Complexities occur however when your product or service is niche and therefore the general population just can’t offer enough of your target users.
You may also find problems if you’re a team of one, or if you’re working within Agile sprints, and you simply don’t have the bandwidth to source the right people.
The simplest route to solving this challenge is to use a platform that can source participants for you. For instance, we have more than 120 million participants spread across the globe to pick and choose from, so this can significantly scale your remote research projects.
But even with a giant pool of people to pick from, you will still need to focus on clarifying your target demographic; the so-called ‘right’ participants.
Well a good place to start is with creating an effective screener (or screener question). This is an opportunity for you to have a bit more control over who carries out your test before they begin. This will also help you filter out anybody who wouldn’t necessarily be right for it, ensuring you’re gaining insights from only the most valuable and relevant participants.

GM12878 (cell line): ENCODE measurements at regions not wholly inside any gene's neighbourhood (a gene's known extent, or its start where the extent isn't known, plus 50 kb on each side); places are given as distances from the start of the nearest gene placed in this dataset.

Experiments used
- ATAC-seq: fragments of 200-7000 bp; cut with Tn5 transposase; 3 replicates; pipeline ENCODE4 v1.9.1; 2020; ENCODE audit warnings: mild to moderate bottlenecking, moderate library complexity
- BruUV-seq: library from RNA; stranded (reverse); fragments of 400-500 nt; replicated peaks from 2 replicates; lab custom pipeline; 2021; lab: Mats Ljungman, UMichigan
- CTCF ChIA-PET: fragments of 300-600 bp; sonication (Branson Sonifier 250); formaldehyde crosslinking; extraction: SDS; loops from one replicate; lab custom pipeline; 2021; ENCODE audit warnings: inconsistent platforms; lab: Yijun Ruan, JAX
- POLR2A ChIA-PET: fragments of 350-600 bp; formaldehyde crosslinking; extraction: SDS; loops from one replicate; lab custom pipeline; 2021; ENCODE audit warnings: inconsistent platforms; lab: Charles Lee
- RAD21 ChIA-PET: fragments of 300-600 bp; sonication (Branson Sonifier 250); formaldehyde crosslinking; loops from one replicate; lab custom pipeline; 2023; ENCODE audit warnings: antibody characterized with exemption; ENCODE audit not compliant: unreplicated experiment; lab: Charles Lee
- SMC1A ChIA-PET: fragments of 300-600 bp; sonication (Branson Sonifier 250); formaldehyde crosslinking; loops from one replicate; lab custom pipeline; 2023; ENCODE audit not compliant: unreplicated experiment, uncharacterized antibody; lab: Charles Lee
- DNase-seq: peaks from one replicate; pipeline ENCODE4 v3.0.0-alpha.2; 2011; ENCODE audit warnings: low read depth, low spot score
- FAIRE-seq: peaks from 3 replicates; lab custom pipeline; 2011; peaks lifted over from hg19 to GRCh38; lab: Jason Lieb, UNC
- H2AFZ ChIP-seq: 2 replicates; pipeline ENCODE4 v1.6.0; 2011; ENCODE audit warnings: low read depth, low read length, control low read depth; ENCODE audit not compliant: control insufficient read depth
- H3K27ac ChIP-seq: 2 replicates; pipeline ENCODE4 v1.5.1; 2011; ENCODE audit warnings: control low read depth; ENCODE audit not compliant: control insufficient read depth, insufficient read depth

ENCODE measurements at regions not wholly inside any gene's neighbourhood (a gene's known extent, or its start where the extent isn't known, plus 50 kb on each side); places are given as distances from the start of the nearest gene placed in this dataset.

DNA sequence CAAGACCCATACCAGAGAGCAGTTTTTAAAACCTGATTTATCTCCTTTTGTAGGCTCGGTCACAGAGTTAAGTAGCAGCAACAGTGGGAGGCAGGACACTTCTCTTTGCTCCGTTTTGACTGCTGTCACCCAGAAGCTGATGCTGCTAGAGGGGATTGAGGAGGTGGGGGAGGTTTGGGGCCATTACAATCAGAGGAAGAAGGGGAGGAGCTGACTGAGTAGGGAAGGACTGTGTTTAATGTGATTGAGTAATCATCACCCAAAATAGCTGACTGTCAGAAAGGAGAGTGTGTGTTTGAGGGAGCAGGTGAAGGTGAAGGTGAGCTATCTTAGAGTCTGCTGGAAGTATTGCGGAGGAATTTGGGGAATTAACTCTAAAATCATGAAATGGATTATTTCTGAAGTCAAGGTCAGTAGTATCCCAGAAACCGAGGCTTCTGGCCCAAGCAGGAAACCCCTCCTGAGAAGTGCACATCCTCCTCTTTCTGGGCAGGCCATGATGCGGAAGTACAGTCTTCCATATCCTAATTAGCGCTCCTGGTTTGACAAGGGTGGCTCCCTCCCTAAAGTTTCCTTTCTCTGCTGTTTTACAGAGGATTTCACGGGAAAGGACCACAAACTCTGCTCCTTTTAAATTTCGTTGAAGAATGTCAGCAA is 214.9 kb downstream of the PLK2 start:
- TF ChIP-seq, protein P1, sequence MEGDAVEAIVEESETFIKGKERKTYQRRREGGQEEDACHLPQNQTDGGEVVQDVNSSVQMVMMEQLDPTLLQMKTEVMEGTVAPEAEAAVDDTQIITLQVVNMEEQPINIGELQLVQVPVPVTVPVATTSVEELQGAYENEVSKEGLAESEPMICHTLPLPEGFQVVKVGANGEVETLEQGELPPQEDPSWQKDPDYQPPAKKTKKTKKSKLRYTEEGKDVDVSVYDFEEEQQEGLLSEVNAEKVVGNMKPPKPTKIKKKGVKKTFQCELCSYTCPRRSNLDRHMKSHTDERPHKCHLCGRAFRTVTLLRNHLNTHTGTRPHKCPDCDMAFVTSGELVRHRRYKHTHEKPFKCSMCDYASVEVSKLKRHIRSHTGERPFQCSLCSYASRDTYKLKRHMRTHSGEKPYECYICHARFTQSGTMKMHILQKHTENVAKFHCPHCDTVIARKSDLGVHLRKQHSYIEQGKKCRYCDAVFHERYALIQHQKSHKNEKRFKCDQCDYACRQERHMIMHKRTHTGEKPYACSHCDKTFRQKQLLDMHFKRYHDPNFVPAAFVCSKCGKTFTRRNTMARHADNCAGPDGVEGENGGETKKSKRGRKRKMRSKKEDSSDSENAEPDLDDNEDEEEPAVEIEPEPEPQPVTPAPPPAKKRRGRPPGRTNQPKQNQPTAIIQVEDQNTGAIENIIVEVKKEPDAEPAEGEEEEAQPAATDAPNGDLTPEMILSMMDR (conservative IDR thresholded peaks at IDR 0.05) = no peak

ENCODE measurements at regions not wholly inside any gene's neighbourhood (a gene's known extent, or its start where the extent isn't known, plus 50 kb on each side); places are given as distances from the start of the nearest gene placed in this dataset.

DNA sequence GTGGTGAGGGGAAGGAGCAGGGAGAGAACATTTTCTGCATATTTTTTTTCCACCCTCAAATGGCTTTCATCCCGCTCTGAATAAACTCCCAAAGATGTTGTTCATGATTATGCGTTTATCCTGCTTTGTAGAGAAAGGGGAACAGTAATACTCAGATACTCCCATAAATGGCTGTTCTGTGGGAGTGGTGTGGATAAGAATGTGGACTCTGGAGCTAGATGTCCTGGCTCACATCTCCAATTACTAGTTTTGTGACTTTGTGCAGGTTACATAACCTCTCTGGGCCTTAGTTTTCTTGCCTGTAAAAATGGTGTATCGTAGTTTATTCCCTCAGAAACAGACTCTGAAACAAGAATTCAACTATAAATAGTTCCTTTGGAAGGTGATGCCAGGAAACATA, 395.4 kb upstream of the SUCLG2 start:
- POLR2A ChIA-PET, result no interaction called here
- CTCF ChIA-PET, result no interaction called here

And if all this is far out of your budget, you could always try a little guerrilla testing. And this doesn’t have to mean haranguing people in Starbucks and hoping a random stranger will give you decent insight.
As Nicole Armbruster, Senior UX Researcher, suggests in our guide to finding niche participants, “Once I needed cardiologists (who do not have time and don‘t need the money) so I attended an open house day at a heart clinic and spoke to doctors and patients on campus, and this won them over to participate in my study.”
The demand for UX research is outgrowing the capacity of every organization and its team of researchers. Even if your company has dedicated researchers, it’s highly likely that they don’t have enough capacity to deliver on every single question that a designer, product manager, or marketing manager has.